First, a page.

Electrotherapy

Physical Therapy, Electromagnetic Field

What is electrotherapy
As the human body is composed on average of 60% water, it is in principle a very good conductor of electric current. Electrotherapy uses various types of electric currents to influence the function of electroconductive tissues in the human body. Namely the nerves and muscles are best treated with electricity. Connective tissues can also be beneficially affected by electrotherapy. Some currents that penetrate deep into the body may even positively influence the functions of certain inner organs (like the urinary bladder or large bowel). The currents used for healing have been carefully tested and proven to be safe and effective. We use either direct or alternating currents (of low, middle or high frequency) depending on the effect we need to achieve. Apart from the most-widely used currents described below, there are many other types and their application is up to the expertise and discretion of spa physicians and physiotherapists.

How electrotherapy helps
Electric currents change the electric features of the affected tissues, thus bringing about various healing effects: the suppression of pain, relaxation or stimulation of muscles, softening of stiff tissues, improved blood circulation, reduction of swelling, enhanced immunity, and the alleviation of inflammation. The precise effect of electrotherapy depends on the quality of the current – the modulation of its frequency or amplitude, its intensity, etc. 
 

Electrotherapy is either performed by a physiotherapist or by a trained nurse. It usually lasts a few minutes (up to 20), only the direct current needs a rather long time to act – from 30 to 60 minutes. Electrotherapy may be combined with ultrasound and is most effective if taken in a series of applications. The frequency and length of applications must be prescribed by a physician as well as the precise current type, its application method, etc. Some currents are applied by means of plate electrodes placed in humid protective sheaths onto your skin and fastened with straps, while others are better used with suction-cup, pen-like or button electrodes. The vacuum effect produced by suction cups may alternate so a micro-massage of the underlying tissue improves the circulation and flow of oxygen into it.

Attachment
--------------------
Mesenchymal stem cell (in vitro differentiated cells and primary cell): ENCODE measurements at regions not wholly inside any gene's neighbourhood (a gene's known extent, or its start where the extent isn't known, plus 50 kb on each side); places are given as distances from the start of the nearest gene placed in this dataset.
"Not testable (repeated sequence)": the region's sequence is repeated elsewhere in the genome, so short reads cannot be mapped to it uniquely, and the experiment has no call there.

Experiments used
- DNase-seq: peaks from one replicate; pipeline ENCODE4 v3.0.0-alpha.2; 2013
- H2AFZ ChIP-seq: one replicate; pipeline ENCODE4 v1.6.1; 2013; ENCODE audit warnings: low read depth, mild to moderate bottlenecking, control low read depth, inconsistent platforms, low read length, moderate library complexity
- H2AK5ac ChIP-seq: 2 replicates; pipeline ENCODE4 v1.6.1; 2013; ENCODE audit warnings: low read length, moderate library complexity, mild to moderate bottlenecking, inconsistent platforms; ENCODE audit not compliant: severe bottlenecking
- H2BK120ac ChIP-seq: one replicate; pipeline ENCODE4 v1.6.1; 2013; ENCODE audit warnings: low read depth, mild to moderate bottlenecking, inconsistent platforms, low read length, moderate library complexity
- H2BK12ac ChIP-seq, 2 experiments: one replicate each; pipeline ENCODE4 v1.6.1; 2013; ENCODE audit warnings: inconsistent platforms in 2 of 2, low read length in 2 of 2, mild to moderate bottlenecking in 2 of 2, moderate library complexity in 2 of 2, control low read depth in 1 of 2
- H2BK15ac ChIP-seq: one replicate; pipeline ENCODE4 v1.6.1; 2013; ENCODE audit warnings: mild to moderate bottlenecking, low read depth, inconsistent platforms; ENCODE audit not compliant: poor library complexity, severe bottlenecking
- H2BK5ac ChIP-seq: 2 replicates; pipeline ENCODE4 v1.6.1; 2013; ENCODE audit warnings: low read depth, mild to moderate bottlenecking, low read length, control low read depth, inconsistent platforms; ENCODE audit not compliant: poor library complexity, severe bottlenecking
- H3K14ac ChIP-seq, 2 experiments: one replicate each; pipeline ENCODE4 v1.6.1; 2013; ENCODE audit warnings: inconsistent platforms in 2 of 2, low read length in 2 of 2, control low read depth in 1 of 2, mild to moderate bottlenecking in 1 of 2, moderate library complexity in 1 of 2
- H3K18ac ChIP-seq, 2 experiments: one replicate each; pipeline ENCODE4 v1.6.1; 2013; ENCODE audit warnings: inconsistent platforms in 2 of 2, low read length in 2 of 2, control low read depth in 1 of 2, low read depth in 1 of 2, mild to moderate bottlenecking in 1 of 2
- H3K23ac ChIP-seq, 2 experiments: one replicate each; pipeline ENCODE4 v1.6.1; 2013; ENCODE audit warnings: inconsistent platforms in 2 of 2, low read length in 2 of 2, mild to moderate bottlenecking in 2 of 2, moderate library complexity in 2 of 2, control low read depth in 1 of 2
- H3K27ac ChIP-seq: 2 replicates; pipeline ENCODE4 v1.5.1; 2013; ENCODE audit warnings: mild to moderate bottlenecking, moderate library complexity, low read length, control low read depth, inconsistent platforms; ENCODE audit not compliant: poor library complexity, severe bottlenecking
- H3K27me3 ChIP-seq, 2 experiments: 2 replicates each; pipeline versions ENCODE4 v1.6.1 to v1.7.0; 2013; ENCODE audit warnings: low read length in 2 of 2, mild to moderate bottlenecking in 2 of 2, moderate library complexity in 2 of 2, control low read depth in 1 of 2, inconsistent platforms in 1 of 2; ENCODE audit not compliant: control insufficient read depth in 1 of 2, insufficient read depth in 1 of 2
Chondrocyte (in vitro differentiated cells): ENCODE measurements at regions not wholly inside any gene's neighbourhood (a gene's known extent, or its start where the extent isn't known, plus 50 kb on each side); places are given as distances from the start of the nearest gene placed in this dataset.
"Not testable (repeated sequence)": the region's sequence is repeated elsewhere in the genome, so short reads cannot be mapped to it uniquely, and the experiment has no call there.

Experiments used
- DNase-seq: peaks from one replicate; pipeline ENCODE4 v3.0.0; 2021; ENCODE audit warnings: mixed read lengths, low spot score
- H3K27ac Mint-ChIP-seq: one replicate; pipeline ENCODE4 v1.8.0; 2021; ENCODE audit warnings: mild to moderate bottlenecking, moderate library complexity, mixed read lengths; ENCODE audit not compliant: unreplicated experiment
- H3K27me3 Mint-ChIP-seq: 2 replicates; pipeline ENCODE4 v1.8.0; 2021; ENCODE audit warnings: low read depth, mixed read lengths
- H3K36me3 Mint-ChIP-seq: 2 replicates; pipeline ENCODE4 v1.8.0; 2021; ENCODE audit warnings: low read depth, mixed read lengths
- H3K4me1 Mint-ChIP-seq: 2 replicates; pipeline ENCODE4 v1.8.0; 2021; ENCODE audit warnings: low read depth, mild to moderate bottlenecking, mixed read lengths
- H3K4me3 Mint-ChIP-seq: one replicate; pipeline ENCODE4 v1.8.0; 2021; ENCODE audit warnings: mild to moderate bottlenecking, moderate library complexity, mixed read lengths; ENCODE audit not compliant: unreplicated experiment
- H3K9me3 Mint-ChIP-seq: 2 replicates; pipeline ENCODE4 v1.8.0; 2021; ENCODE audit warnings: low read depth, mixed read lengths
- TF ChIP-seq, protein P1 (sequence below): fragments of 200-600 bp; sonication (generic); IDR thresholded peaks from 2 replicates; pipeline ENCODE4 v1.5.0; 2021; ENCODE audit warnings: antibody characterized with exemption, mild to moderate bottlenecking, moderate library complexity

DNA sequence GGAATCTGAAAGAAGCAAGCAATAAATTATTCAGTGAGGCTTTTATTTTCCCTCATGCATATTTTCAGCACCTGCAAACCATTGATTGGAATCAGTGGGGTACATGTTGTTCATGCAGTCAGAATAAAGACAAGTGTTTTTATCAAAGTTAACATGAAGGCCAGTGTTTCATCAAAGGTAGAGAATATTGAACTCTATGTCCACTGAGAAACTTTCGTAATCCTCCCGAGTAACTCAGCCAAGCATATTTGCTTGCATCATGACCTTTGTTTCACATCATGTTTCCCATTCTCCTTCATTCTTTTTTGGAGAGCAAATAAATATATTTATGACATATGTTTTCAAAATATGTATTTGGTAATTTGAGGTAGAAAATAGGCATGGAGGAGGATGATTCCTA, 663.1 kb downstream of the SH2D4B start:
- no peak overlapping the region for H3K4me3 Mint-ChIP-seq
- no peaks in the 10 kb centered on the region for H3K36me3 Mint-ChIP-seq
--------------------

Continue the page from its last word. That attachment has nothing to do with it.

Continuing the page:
Advisable for:

Musculoskeletal diseases, orthopaedic and accident rehabilitation, neurological diseases, vascular problems in limbs

Not advisable for:

Metallic implants – cardiostimulators, joint replacements, screws, etc. at the current pathway, infectious diseases, fever, acute inflammation, untreated or uncontrolled hypertension, epilepsy (neck to be avoided, elsewhere possible), acute thrombosis, phlebitis, leg ulcers and other skin defects, incontinence, pregnancy, unstable diabetes, psychosis, alcohol or drug abuse, severe cardiovascular disease, malignant tumours (at the site of application, elsewhere possible) and blood disorders

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